WASHINGTON (AP) — Members of Congress return from July Fourth fireworks and parades Tuesday facing a daunting summer workload and an impending deadline to fund the government or risk a shutdown in the fall.
The funding fight is shaping up as a major partisan brawl against the backdrop of an intensifying campaign season, with Republicans eager to avoid another Capitol Hill mess as they struggle to hang onto control of Congress and take back the White House next year. Already they are deep into the blame game with Democrats over who would be responsible if a shutdown does happen, with House Speaker John Boehner denouncing Democrats’ “dangerously misguided strategy” and House Democratic leader Nancy Pelosi accusing Boehner and his Republicans of pursuing “manufactured crises.”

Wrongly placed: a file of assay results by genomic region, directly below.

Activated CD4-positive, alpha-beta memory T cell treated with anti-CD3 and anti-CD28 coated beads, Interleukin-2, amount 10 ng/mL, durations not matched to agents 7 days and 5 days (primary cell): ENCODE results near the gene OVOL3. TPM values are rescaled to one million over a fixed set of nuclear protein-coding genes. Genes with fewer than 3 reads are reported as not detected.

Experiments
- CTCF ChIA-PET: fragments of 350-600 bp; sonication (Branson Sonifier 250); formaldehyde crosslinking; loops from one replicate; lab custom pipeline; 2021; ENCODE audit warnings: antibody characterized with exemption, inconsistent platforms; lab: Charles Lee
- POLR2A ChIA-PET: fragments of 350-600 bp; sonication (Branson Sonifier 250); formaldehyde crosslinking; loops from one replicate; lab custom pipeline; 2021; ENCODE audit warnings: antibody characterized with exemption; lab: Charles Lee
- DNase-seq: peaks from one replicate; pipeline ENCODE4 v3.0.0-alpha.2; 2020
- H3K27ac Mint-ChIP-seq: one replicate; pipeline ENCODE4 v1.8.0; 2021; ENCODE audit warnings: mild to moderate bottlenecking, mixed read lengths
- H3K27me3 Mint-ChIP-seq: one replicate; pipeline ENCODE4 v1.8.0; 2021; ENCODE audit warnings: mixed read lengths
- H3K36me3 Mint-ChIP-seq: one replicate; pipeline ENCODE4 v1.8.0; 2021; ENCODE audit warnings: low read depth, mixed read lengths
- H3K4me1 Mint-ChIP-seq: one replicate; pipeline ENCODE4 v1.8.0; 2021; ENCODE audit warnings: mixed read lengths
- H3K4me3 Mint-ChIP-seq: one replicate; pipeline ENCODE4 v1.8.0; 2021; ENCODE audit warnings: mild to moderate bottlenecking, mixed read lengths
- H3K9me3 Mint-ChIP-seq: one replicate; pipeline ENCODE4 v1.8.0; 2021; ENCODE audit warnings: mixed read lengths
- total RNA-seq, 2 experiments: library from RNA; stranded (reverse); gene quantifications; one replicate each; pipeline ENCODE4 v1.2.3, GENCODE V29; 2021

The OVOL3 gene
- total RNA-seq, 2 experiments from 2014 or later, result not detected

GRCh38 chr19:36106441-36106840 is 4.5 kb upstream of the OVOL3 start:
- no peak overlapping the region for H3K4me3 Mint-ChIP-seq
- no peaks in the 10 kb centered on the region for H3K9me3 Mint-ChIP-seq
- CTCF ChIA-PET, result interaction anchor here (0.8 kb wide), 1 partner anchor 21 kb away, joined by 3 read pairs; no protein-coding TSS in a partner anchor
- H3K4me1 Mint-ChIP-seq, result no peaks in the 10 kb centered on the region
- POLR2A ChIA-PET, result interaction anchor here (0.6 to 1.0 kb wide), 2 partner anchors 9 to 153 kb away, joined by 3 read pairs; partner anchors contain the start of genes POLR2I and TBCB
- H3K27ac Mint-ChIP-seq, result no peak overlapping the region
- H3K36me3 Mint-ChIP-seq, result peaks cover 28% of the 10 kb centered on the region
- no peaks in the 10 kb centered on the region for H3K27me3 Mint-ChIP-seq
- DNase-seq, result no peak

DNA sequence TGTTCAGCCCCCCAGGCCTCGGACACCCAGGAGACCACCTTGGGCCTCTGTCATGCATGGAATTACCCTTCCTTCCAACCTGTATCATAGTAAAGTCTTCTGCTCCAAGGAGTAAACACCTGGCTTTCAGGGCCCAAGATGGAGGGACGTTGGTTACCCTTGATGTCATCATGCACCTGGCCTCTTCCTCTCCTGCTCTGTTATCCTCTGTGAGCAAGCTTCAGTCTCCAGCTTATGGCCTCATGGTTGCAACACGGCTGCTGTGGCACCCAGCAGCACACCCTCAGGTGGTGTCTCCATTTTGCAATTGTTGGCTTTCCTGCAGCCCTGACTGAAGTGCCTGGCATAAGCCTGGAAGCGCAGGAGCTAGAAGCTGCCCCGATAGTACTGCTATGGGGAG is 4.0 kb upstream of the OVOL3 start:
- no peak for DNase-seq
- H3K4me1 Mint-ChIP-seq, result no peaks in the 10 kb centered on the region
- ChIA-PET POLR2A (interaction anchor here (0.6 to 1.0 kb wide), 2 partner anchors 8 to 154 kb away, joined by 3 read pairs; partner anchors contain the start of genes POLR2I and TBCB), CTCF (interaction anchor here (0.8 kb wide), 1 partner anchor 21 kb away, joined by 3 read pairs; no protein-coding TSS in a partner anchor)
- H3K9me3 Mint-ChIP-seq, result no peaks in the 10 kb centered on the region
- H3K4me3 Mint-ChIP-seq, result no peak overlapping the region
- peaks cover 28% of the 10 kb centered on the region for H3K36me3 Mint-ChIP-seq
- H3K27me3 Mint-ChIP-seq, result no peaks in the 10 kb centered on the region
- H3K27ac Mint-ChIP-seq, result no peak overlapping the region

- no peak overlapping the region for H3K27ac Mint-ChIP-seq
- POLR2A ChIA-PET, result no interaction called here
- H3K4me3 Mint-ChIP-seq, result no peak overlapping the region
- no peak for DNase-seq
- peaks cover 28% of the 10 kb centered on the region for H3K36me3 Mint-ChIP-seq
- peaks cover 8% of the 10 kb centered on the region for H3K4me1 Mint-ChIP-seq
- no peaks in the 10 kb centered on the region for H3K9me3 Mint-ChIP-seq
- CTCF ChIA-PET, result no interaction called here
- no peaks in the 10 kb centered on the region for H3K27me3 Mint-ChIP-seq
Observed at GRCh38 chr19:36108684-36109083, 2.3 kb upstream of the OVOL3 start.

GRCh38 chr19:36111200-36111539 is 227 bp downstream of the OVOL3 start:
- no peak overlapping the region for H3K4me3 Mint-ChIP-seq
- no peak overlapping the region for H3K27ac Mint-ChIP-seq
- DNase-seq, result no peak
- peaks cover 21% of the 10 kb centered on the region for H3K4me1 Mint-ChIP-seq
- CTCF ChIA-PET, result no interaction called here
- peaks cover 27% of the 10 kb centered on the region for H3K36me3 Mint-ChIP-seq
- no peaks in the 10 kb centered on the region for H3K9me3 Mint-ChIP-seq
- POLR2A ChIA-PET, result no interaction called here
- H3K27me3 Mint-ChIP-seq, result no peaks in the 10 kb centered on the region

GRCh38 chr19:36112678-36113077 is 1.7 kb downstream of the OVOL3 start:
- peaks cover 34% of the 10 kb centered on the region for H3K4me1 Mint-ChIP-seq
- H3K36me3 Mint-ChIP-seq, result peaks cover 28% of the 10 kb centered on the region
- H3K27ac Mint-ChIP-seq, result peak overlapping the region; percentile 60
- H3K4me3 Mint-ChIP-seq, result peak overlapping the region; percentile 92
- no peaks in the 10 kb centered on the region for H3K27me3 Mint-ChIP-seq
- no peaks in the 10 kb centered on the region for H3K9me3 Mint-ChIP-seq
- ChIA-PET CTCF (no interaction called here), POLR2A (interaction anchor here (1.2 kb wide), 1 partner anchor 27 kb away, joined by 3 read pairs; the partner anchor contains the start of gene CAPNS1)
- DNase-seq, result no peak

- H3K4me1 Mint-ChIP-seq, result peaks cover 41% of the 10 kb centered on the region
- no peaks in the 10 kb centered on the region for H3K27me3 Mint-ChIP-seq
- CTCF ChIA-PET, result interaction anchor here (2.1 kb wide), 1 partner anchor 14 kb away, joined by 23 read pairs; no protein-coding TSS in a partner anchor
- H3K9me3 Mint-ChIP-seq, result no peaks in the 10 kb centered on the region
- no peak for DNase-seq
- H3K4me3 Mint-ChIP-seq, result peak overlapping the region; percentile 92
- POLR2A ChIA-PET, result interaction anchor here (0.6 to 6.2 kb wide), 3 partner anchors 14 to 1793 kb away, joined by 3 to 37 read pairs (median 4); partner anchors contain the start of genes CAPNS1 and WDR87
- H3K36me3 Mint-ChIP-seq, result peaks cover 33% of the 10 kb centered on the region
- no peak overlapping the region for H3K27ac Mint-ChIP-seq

The funding deadline does not even arrive until Sept. 30, but lawmakers face more immediate tests, too. Near the top of the list is renewing highway funding before the government loses authority July 31 to send much-needed transportation money to the states right in the middle of summer driving season.
Legislative maneuvering over the highway bill may also create an opening to renew the disputed federal Export-Import Bank, which makes and underwrites loans to help foreign companies buy U.S. products. The bank’s charter expired June 30 due to congressional inaction, a defeat for business and a victory for conservative activists who turned killing the obscure agency into an anti-government cause celebre.
Depending on the progress of the Obama administration’s nuclear negotiations with Iran, lawmakers could face debate on that issue, too. Leading Republicans have made clear that they are prepared to reject any deal the administration comes up with.
Sen. Bob Corker, chairman of the Foreign Relations Committee, said Sunday, “Well, we have gone from dismantling their program to managing proliferation. That’s the biggest concern. That’s already done.”
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